Thank you for your Apr. 25 editorial on sexual assault. The more attention brought to the issue, the better. However, the editorial does not accurately reflect Duke’s efforts to prevent and respond to sexual misconduct. Even a cursory reading of the results of the recent Student Experiences Survey shows that sexual assault on campus IS “complex and systemic,” with prevention therefore requiring a multi-faceted approach. Contrary to the editorial’s assertion that our initiatives burden the victim, programs such as PACT, Haven, Haven Plus, Party Monitor, Let’s Talk Consent, 50 Shades of…an Unhealthy Relationship, and It’s Your Move, educate students about the importance of consent, bystander intervention, and healthy relationships.
But these are quibbles. As the editorial notes, the results of the survey show that considerable work remains to reduce incidents of sexual misconduct. While several strategies (including bystander intervention) have been shown to be effective in improving knowledge and changing beliefs, only three have been proven to be effective in reducing the number of incidents—and two of these are at the middle school level.
How, then, should we decide what additional efforts we should take? Through research. Duke is participating in a grant to adapt one of those middle school programs, focusing on female students of color—including the student voices called for by your editorial. We are working with Duke’s Center for Advanced Hindsight to develop interventions geared specifically to the first 90 days of school, when a disproportionate number of assaults occur. To be implemented in August, it will be rigorously assessed to determine if it is effective in reducing prevalence. We are developing a university-wide awareness campaign and educational strategies specifically geared towards men.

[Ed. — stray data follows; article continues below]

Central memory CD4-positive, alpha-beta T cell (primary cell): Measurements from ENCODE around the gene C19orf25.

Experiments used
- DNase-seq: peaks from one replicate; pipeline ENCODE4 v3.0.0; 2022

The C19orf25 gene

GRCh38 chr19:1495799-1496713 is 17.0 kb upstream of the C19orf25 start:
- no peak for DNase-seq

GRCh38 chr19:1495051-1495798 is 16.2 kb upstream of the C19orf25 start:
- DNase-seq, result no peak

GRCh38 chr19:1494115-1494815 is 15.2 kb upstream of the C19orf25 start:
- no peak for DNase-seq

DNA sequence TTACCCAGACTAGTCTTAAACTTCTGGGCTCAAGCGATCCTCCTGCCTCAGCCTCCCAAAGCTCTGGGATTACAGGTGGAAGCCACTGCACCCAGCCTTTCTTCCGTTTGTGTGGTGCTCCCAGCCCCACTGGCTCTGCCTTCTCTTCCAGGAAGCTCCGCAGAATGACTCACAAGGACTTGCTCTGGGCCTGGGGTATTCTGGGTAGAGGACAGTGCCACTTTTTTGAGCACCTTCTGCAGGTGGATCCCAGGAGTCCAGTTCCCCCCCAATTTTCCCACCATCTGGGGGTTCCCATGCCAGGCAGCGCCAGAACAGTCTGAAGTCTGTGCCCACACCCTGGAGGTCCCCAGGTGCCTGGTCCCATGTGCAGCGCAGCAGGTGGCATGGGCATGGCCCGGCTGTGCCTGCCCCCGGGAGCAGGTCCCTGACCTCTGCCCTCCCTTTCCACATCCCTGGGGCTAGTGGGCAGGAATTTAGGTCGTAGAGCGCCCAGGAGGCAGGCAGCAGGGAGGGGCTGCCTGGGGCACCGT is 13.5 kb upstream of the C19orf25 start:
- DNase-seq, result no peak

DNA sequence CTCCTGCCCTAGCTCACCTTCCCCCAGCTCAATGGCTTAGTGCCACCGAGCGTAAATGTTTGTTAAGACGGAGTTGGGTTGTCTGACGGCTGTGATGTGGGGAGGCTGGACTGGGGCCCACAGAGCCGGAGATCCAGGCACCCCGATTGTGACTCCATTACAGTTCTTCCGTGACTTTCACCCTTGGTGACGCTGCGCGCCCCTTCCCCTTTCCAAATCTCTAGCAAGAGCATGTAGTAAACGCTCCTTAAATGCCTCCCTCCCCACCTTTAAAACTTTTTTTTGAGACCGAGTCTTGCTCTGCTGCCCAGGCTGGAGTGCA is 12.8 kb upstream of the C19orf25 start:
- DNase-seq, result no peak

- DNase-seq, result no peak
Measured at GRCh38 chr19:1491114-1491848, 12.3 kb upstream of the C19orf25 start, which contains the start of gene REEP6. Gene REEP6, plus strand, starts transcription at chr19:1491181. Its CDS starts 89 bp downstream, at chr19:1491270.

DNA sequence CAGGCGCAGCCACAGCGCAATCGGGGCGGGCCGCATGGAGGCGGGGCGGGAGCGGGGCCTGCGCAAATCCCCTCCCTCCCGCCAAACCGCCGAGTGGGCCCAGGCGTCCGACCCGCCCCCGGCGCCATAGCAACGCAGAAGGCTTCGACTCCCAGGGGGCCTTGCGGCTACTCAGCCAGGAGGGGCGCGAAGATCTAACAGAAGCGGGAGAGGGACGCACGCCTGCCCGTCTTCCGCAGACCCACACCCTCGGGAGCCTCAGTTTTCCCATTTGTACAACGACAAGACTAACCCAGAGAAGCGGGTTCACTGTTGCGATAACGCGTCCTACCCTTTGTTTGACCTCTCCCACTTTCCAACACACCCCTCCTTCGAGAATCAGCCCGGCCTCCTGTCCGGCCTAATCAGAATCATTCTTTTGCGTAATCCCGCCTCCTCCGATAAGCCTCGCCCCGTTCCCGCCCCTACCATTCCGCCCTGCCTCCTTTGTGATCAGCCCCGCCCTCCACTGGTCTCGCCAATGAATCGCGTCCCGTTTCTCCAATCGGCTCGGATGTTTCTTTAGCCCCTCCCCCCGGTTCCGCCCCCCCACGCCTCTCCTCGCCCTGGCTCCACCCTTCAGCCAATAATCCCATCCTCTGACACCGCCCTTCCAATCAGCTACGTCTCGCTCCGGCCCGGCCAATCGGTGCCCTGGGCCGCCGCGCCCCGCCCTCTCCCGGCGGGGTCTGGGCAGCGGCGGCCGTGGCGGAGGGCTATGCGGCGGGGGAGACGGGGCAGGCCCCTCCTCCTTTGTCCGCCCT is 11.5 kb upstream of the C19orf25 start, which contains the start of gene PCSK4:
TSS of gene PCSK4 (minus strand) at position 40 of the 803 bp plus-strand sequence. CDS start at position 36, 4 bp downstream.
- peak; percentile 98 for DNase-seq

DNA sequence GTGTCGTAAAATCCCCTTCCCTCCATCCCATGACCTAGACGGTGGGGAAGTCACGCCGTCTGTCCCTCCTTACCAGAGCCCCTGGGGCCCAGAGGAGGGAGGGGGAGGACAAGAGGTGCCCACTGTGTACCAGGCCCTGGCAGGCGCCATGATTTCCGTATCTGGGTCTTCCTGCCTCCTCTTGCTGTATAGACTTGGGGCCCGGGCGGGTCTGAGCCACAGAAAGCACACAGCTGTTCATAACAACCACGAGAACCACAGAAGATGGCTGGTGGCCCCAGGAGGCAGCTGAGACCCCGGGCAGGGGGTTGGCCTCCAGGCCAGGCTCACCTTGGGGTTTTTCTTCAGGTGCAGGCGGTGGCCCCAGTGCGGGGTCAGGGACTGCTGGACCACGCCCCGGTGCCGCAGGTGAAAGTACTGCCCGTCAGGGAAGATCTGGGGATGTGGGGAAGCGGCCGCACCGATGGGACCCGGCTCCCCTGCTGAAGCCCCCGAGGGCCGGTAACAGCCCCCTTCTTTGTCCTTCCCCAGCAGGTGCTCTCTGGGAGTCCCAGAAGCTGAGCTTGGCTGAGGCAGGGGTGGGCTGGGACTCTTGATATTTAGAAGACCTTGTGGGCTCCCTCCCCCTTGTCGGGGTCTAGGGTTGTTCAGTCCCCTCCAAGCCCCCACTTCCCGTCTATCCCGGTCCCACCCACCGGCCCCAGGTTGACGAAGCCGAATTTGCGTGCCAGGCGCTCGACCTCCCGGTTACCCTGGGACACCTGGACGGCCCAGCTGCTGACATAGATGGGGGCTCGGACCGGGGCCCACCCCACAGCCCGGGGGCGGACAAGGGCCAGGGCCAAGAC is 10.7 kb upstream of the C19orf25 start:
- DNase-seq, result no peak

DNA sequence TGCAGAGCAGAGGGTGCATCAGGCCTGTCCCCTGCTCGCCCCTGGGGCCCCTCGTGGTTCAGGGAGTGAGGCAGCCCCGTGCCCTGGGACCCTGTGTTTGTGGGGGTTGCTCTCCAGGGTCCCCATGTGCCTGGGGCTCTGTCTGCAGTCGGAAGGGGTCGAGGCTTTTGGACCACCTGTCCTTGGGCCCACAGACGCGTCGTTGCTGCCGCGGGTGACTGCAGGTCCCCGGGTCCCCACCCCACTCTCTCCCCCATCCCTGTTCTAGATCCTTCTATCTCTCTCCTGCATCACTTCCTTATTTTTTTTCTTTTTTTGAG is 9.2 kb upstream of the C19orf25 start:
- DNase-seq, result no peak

We welcome the efforts of students to promote conversation. Me Too Monologues and We Are Here Duke present the student perspective and complement the administration’s efforts. We hope the Chronicle will continue to raise awareness about sexual misconduct in a positive and nuanced way.
Howie Kallem is the Title IX Coordinator in Duke University Office for Institutional Equity.